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Villagers live in fear


. . . as incidents of brutal killings escalate

Pascalinah Kabi


VILLAGERS in Qeme are living in fear following the recent cold-blooded killings of two residents – a development that has increased the number of brutal killings in the area to more than 30 since 2004.

In 2004 alone, nine people were gunned down in a fight between villagers from Ha Thaabe and Ha Motheo in Qeme which was reportedly sparked by a wrangle over the control of abandoned gold mines in the North West and the Free State provinces of South Africa.

And people have continued to die and suffer serious injuries through brutal assaults in the two villages – with the latest being the killing of a 39-year-old Tello Tsibela on Friday night.

Narrating the brutal killing of her son, Tello’s mother, ‘Makhothatso Tsibela said the deceased had left them at his uncle’s residence where they were attending a family meeting on Friday in the same village.

“He left us at Uncle Jack’s house to go and see off his wife who was going for a night shift at the factories,” Ms Tsibela said, adding, “he went outside our house to smoke while his father lay down inside”.

She said soon afterwards, some armed people stormed the yard and shot the deceased who had tried in vain to run for his life.

“He was shot three times and his father found his lifeless body behind the house. His two children, aged six and 10 were sleeping in the house.

“We called the Ha Thaabe police officers who did not come. We then alerted the area chief who called Mazenod Police Station who later came and collected the corpse,” Ms Tsibela said.

She said the horrific killings were escalating despite police being deployed in the area to work closely with villagers.

Another villager who spoke to this paper on condition of anonymity for fear of reprisals, said the killings had reached a boiling point with gang members celebrating each time they killed a rival.

“Tello was killed at about 7 pm and at about 10 pm, rival gang members parked a car near his house and held a mini-party. That is how heartless we have become,” the source said, adding that it was sad that young people were inheriting old rivalries.

He said the hatred between Ha Thaabe and Ha Motheo villages had intensified to a level where police officers were also being overwhelmed.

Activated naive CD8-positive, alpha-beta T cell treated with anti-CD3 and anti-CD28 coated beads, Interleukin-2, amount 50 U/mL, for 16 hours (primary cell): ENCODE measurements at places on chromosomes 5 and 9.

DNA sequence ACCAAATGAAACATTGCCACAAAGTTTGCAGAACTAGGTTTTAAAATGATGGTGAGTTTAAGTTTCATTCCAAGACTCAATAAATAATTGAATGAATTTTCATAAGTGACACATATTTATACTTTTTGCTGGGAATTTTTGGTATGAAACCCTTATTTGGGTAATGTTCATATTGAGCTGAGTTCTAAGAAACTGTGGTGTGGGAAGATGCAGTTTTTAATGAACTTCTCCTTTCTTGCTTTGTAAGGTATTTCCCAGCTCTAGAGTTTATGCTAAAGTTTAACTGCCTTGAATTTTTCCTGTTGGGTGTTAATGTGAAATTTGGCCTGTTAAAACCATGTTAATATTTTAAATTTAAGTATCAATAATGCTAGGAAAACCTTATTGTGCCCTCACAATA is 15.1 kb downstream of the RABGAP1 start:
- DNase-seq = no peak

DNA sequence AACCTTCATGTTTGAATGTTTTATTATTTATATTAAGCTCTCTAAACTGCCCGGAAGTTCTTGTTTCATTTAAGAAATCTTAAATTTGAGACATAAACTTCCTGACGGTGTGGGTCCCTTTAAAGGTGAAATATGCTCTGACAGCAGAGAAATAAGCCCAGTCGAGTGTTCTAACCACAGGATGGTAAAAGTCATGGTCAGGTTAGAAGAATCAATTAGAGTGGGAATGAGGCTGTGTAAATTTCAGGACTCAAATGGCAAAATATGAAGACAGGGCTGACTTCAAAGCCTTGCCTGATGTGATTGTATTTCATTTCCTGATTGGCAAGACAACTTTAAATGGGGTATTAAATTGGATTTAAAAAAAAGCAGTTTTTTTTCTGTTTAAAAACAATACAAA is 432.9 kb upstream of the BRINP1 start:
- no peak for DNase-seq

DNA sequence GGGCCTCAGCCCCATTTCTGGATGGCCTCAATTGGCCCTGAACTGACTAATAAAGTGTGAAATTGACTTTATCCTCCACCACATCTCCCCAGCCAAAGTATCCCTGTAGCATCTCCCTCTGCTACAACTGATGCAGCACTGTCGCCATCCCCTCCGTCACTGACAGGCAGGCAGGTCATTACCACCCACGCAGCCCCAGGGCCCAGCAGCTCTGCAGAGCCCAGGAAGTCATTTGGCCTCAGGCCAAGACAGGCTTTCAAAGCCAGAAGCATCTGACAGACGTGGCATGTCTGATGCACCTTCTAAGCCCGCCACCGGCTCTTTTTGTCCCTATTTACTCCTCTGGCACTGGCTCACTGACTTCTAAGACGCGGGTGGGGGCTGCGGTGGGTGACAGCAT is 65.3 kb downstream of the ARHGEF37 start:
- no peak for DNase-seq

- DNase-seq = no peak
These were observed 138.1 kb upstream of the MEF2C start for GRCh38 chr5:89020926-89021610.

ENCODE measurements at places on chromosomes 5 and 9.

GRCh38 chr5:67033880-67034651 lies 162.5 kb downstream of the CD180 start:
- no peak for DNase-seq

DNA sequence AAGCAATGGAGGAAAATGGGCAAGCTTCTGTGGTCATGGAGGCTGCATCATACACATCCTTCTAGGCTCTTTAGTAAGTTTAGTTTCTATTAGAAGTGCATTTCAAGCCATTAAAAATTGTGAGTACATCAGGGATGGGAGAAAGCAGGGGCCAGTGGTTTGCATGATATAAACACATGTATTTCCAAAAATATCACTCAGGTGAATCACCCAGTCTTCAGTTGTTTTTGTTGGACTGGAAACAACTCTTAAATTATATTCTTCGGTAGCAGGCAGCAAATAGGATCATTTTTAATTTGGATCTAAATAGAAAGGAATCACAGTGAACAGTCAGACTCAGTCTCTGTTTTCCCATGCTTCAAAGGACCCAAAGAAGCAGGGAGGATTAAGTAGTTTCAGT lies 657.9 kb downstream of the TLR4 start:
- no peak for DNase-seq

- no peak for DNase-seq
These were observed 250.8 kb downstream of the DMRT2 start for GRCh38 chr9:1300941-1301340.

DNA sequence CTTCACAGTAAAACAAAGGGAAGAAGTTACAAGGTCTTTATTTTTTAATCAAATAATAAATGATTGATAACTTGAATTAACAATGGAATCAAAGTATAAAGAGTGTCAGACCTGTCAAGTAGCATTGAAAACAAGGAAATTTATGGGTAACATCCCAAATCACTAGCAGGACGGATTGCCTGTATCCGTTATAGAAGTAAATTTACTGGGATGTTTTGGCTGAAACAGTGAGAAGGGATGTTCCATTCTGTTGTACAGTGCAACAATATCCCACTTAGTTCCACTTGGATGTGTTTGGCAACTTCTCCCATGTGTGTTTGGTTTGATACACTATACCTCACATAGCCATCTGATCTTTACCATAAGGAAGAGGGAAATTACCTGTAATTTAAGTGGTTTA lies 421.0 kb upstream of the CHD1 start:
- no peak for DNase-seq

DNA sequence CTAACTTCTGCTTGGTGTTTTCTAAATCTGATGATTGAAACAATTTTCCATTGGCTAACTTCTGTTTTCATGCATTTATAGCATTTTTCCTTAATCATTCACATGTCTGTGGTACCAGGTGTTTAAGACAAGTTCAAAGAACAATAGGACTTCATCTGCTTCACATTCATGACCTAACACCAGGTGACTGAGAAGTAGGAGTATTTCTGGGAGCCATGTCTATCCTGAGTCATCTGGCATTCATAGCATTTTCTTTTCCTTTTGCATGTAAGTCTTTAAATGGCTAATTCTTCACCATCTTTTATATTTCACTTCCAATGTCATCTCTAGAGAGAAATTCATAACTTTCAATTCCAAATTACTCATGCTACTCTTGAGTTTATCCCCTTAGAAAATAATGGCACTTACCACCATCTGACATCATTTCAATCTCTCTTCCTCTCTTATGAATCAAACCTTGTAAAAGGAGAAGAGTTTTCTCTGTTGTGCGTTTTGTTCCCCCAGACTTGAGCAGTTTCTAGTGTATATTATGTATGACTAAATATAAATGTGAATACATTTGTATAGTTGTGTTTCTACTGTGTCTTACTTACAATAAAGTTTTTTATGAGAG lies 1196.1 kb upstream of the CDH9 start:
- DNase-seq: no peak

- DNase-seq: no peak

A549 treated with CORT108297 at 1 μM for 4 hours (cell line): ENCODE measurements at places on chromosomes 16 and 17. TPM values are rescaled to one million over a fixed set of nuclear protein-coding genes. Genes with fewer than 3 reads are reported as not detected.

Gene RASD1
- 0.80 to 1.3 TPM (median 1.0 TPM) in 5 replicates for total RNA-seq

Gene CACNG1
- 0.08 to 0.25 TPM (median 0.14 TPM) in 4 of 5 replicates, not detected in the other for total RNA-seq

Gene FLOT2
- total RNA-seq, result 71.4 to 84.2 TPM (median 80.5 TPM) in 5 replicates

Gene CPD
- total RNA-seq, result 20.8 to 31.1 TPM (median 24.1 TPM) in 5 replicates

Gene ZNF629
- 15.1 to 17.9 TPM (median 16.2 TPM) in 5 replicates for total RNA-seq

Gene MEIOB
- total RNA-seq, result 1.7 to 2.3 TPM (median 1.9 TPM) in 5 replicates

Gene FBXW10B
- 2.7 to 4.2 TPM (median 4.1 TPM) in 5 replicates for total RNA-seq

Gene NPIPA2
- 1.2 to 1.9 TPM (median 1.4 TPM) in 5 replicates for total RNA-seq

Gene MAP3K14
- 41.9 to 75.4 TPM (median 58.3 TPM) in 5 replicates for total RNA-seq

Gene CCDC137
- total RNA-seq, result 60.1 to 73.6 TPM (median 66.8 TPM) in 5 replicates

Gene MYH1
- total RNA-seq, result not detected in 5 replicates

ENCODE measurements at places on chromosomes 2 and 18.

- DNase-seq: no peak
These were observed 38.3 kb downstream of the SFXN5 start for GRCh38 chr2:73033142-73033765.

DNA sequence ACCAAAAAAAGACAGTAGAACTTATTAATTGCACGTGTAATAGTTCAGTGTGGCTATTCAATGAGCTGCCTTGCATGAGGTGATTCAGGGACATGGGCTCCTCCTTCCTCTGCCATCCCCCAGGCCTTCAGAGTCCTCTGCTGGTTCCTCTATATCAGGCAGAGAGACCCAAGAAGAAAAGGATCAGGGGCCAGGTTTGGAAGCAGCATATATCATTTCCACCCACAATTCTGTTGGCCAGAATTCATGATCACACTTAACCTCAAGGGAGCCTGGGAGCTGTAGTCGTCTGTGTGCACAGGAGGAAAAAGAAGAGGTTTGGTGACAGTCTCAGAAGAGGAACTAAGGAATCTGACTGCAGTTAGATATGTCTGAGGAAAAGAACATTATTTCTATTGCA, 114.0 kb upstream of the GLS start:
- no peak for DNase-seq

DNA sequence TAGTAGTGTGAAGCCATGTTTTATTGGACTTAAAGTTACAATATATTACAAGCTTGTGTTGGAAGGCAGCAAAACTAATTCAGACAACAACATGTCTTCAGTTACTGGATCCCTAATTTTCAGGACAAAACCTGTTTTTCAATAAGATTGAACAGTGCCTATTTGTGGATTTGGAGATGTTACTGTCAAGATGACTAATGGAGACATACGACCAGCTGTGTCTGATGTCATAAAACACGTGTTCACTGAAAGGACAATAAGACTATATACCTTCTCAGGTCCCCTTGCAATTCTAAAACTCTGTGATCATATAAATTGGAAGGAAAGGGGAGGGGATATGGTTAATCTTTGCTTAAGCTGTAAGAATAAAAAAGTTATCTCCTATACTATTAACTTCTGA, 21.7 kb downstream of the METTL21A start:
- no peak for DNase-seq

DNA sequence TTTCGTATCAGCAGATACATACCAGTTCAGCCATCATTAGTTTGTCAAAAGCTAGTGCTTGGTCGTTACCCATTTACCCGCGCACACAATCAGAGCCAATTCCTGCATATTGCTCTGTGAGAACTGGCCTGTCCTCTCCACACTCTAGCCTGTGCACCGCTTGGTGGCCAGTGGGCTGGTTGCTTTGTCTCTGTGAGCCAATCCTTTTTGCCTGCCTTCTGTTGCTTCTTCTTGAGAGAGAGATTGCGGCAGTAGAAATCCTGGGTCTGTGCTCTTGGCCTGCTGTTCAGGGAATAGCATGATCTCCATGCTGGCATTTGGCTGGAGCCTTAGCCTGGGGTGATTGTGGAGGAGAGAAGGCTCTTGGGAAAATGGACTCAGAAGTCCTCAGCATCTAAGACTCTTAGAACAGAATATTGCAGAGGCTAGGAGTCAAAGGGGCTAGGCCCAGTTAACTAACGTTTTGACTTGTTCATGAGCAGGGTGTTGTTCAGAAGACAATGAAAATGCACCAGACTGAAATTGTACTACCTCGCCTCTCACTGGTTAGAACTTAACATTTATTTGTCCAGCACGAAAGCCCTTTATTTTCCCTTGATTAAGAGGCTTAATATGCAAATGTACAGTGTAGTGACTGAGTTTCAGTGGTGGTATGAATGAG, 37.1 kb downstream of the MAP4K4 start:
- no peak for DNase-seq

The villager also indicated there were also claims that the gangs were bribing the police officers who were increasingly leaving the post unattended.

“It is less than 100 metres from Tello’s house to the post and the police never rushed to the crime of scene. The chief had to call Mazenod Police Station for help. What does that say about the deployed police officers?

“Until today, they have not visited the Tsibela family for interviews and to allay their fears. This fight has been going on for more than 10 years and deploying officers is a clear indication that the police are aware of how delicate the situation is and yet the deployed officers seem unperturbed,” he said.

Another resident, ‘Maleketa Lebusa, said the police officers were deployed after a public gathering organised by the police boss to address the matter in 2014.

“At that time one of my sons had just been killed in South Africa and I vividly remember that day as if it was yesterday because his enemy held a party in the village to celebrate his death,” Ms Lebusa said.

Less than a year later, the Lebusa family were left in shock after another son, Rethabile, was gunned down on November 9 2015 just a day after his house was torched down.

“I lost two sons in less than a year due to the escalating hatred in this village and I remember the two incidences as if they happened tomorrow because some people held a party in celebration of my son’s deaths,” Ms Lebusa said.

It is not only the villagers that are living in fear, even the Ha Thaabe chief told this paper that the situation had become increasingly volatile that he would not give an interview.

“I don’t even want you to mention my name in your paper because these people will come for my life as well. Anything is possible in this village and no one is safe. So please understand my situation,” the chief said.

He added: “The only thing I can tell you is that the police, Matsieng principal chief (Prince Seeiso Bereng Seeiso), Qeme Member of Parliament (Nkaku Kabi) and councilors will attend a public gathering on this matter at Ha Mantšebo on Tuesday.”

Contacted for comment, the police officer commanding Maseru Rural, Senior Superintendent Nthakong Ntlaba said they had since been forced to indefinitely postpone the Tuesday meeting due to unforeseen circumstances.

“You can call me on Monday because at the moment I am not in the office to give you details of the incidences you are referring to. I don’t understand why the Qeme villagers have not called and alerted me that the deployed officers were allegedly not doing their job.

“I have given them my personal numbers and keeping quiet about these allegations is not helping matters at all,” he said.

Meanwhile, a 47-year-old Ha Motemekoane, Qeme businesswoman was gunned down on Wednesday night.


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